How much mental illness actually affects crime

http://bcheights.com/2017/01/25/recognizing-diversity-mental-illness/

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Serious mental illness may not have the effect on crime you actually think it does.

Many people in United States prisons are in jail for reasons that don’t have anything to do with their mental illnesses. How society views violence and mental illness does not reflect reality.

Multiple studies in the past have been done to test the correlation between mental illnesses and crime. A study done around 2014 shows that mental illness doesn’t have as big an effect on crime as one would think.

“Researchers analyzed 429 crimes committed by 143 offenders with three major types of mental illness and found that 3 percent of their crimes were directly related to symptoms of major depression, 4 percent to symptoms of schizophrenia disorders and 10 percent to symptoms of bipolar disorder.” (Researchers at American Psychological Association.)

Some crimes can be seen as a side effect of the offender. But, typically, people with mental illness are less likely to commit a crime. There are few instances where this is the opposite. Certain mental illnesses affect the mind more drastically, and are more likely to have crime as a side effect.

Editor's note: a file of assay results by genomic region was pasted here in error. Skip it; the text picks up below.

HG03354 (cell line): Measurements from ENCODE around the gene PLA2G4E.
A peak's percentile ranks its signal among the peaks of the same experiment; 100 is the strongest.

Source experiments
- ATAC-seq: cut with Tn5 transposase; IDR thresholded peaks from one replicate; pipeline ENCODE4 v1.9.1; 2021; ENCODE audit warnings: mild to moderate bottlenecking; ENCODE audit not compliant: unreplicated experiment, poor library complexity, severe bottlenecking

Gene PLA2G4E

In an interview with Dr. Thatcher, CMO for Valley Behavioral Health, he said, “ To give you an idea of how rarely mental illness causes crime let’s look at the rate of defendants qualifying to plead not guilty by reason of insanity. Basically, for every 1,000 defendants, only 25 attempts to get a conviction of not guilty by reason of insanity, and only about 3 to 5 get that decision in their case. So, that means that less than 1% of crimes are determined to be caused by mental illness and 99% are not.”

“Most persons with serious mental illness are never violent.  However, small subgroups of persons with serious mental illness are at increased risk of violence during certain high-risk periods, such as during a first-episode of psychosis and the period surrounding inpatient psychiatric hospitalization.”

Substance abuse is considered a mental illness, changing the statistics of people jailed because of mental illnesses drastically. According to bop.gov, 45.5% of all American inmates are imprisoned because of drug offenses.

Drug abuse it considered a mental illness because it affects the brain. “The brain is where your emotions happen and are regulated. It is the place where your interpretation of the world inside and outside of your body takes place.” Thatchers says, “Drug abuse is the disorder of continued use of a drug that is clearly causing problems yet you’re unable to stop even though you want to. All of that action takes place in the brain, so that’s why it’s considered a mental illness.”

The most common mental illnesses that have greater effects on those who commit crimes are extremely severe. They are not basic mental illnesses, but controlling and need to be treated and taken seriously. These such illnesses are schizophrenia, major depression, and bipolar disorder. (mentalhealth.gov)

Severe mental Illnesses are less common and need to be treated, but society also has a role. “The first step is to recognize there’s a problem. The second step is to get an evaluation done by a mental health professional. The third step is to follow the recommendations of the mental health professional whether that be therapy, medications, or both.”

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